Also, the Bible is a precious document. Its true value is hard to imagine. It's probably fair to say that nearly everyone today underestimates its value — at least in the free and well-off countries, where it's very easy (and cheap) for anyone to obtain a copy of the Bible, or read it on the internet. To help get a better appreciation for the value of the Bible, think about how God's word has travelled down through the centuries, and been preserved by copyists, translators, printers, and other people. At times parts of it were lost, and then found again. In recent years, thousands of ancient copies of scrolls have been found, which were meticulously copied by hand over and over, for thousands of years. In some places and at some times, to own a copy of the Bible (or even to believe in it) would bring the death penalty. This included many of those who wrote parts of it, or were written about in it (such as the Apostles of Jesus).
Interesting Facts about 1 and 2 Samuel
- Like every Bible book, when you read it, think "What does this tell me about the nature of God?". This way it will have more relevance and meaning. Also think "What is God trying to tell us, the readers of this story?"
- These books were written for the future generations of Israelites, and, by extension, to all the peoples of the world (as God mentions in several places in the Bible that his love and promises are to be extended to all the nations).
- The book begins with the story of Hannah, mother of Samuel. Samuel is a judge (in the sense of the judges in the Bible book of Judges, which is more like a ruler than the modern idea of a judge), a priest, and a prophet.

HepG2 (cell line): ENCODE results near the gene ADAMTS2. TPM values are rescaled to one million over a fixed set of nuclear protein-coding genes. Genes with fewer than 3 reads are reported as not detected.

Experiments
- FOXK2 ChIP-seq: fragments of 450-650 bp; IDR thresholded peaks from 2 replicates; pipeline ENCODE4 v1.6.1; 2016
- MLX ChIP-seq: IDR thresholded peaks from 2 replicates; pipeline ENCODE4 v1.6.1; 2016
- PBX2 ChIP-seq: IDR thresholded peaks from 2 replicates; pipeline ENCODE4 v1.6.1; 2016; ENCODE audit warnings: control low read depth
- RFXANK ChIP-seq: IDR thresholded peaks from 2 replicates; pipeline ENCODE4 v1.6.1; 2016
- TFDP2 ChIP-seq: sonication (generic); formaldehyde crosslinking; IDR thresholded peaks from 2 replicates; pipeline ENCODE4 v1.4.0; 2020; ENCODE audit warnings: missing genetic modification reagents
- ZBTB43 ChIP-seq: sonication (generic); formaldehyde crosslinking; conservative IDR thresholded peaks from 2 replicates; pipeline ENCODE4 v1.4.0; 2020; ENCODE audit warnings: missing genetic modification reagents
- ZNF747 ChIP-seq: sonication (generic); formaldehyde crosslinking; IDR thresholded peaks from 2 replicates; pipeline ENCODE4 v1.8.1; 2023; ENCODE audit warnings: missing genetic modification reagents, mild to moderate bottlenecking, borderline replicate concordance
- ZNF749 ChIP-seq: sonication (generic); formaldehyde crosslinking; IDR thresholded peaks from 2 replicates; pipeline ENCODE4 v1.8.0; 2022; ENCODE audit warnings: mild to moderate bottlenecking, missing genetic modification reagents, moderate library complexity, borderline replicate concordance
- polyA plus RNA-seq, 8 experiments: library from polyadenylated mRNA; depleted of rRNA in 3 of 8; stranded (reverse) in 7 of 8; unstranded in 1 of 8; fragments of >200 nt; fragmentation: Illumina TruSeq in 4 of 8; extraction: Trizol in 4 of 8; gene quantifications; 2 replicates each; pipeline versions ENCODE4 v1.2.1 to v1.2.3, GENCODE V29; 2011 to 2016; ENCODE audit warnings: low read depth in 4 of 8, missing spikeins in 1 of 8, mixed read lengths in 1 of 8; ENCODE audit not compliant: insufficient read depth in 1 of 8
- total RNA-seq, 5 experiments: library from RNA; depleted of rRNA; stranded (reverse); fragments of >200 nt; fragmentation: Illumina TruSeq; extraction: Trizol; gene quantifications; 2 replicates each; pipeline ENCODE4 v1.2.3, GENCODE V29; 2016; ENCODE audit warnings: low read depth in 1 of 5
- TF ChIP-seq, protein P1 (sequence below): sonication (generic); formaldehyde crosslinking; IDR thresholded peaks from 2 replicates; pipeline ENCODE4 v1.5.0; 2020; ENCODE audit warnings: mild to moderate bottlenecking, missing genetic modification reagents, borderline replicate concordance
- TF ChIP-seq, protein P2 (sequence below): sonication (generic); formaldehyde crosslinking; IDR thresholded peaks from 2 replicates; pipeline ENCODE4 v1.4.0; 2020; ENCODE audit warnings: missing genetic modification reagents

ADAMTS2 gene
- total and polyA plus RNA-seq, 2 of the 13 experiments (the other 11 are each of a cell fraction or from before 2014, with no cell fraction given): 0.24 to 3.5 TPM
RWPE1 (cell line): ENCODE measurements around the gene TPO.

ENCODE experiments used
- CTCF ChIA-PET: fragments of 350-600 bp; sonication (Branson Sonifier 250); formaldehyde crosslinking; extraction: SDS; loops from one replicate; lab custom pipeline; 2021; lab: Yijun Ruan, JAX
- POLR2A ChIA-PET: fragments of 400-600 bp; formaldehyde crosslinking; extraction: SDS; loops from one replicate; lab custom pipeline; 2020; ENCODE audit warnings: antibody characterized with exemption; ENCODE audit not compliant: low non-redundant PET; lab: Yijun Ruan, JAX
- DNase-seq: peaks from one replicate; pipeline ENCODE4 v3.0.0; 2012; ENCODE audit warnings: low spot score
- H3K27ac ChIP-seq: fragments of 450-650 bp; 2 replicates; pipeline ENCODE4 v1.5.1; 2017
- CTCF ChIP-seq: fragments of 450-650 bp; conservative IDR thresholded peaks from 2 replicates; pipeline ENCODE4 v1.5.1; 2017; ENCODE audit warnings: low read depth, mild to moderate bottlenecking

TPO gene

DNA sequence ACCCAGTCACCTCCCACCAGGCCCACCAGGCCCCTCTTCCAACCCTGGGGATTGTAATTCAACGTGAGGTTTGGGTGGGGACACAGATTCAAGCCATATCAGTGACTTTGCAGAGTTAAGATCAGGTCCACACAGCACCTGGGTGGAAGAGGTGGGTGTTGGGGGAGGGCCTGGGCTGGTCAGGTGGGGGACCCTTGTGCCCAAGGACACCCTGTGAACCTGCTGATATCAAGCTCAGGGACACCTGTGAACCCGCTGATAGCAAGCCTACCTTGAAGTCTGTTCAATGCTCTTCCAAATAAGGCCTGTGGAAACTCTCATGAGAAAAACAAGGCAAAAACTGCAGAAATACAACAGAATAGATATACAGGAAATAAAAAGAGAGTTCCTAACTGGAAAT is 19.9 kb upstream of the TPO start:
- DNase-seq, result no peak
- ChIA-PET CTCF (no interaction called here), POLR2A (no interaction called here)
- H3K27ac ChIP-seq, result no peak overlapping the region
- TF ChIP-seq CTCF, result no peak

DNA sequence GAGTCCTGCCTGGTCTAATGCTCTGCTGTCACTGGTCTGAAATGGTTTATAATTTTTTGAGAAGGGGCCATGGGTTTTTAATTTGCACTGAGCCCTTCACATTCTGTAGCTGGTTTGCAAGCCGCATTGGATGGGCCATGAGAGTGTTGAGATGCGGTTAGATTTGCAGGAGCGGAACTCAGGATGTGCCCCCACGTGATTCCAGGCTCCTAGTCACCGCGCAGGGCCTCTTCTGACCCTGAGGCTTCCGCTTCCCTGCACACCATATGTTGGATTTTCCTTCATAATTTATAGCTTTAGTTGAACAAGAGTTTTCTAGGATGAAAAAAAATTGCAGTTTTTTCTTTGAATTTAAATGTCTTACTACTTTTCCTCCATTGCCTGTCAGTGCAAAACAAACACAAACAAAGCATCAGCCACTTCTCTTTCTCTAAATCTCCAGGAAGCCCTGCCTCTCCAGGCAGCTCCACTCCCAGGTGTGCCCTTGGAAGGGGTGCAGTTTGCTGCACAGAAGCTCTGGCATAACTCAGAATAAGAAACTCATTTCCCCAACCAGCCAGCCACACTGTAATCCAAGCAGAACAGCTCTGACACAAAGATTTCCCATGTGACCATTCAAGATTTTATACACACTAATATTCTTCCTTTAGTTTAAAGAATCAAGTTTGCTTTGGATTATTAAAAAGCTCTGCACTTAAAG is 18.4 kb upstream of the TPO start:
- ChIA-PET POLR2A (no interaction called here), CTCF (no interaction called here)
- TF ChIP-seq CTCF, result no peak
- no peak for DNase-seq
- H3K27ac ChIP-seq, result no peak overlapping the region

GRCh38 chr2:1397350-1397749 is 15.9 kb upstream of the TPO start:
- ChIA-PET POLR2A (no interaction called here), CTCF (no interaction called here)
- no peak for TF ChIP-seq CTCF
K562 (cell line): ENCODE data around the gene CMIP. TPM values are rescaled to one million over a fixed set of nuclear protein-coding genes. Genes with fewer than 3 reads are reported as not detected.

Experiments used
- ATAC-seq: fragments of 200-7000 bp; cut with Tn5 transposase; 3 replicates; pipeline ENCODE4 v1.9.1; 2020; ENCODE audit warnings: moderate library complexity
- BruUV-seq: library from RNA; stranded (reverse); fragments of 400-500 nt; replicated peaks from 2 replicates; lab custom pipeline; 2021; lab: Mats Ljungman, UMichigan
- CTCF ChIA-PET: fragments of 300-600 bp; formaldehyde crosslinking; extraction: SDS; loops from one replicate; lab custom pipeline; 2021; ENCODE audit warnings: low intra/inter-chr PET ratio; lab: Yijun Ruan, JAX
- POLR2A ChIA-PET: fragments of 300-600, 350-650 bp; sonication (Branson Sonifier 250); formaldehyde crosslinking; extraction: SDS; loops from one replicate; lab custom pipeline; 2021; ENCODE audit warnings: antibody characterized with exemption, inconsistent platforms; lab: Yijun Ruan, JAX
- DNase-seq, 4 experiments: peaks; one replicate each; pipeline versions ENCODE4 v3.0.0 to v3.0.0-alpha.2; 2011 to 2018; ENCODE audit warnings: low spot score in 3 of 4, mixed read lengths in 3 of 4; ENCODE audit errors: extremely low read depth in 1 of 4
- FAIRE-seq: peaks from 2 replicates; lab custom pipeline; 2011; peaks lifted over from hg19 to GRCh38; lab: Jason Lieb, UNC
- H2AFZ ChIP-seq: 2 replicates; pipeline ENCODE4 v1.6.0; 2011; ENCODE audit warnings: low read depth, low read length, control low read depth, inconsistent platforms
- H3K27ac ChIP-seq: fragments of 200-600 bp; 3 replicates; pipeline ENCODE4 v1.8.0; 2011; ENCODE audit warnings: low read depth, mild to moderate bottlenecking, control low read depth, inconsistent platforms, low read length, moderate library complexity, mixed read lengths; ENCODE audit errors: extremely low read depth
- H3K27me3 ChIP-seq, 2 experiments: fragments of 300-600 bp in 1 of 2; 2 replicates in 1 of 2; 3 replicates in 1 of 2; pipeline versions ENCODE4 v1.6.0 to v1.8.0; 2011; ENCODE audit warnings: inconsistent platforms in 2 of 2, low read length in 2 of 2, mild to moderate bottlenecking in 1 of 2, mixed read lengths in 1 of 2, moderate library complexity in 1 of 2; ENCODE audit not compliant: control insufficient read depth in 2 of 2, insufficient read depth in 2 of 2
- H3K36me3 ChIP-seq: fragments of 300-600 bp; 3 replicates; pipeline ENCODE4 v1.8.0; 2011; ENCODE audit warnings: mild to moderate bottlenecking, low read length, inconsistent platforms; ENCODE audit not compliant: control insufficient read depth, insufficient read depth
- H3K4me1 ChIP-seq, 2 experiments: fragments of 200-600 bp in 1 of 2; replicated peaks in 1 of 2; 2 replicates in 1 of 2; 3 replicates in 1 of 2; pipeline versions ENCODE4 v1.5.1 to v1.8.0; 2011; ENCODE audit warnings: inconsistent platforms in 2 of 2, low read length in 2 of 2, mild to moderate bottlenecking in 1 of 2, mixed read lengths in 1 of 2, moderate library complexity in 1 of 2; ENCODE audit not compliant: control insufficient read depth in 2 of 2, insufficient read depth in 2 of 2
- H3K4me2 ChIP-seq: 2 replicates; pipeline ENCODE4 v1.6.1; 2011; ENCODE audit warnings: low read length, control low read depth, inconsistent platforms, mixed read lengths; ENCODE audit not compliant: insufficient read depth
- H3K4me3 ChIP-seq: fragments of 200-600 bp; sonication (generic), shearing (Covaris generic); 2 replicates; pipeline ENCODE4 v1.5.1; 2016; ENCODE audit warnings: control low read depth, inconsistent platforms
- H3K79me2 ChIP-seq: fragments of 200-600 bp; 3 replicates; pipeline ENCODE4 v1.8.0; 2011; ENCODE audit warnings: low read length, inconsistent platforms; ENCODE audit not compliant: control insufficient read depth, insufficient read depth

- Samuel annoints Saul as the first King of Israel, and then becomes a royal advisor/consultant to King Saul. Samuel annoints Saul as king because his own sons were corrupt and not considered worthy of being king.
- God is meant to be the king of Israel, yet the people are not satisfied with this and want a worldly king. Samuel warns them that this will lead to many problems (which he lists out in detail), yet the people of Israel still ask him for a human king. Samuel asks God what to do, and God says to give the people what they want, a human king, and that (most of) the people have rejected their God ever since God rescued them from slavery in Egypt, so this is no surprise that they're still rejecting God.
- After Saul, the next king is King David.
- King David is given a lot of writing space, more than any of the other kings (including Saul, and those kings mentioned in 1 and 2 Kings). David also wrote many (or most) of the Psalms in the book of Psalms.
- David is seen as the model king, even though he has many flaws, and commits many sins, showing his human-ness.
- These flaws, among other things, point out the need for a future, perfect king, which we now have in the risen Lord Jesus Christ.
- Jesus was a descendant of David.
- Jesus is the fulfillment of God's promise that a descendent of David would eventually rule forever.